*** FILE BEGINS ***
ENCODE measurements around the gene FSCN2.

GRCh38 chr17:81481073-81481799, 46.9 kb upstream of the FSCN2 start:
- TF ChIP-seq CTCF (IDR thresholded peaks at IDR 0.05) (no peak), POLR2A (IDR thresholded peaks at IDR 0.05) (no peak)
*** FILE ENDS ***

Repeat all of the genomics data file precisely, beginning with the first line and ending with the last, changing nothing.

ENCODE measurements around the gene FSCN2.

GRCh38 chr17:81481073-81481799, 46.9 kb upstream of the FSCN2 start:
- TF ChIP-seq CTCF (IDR thresholded peaks at IDR 0.05) (no peak), POLR2A (IDR thresholded peaks at IDR 0.05) (no peak)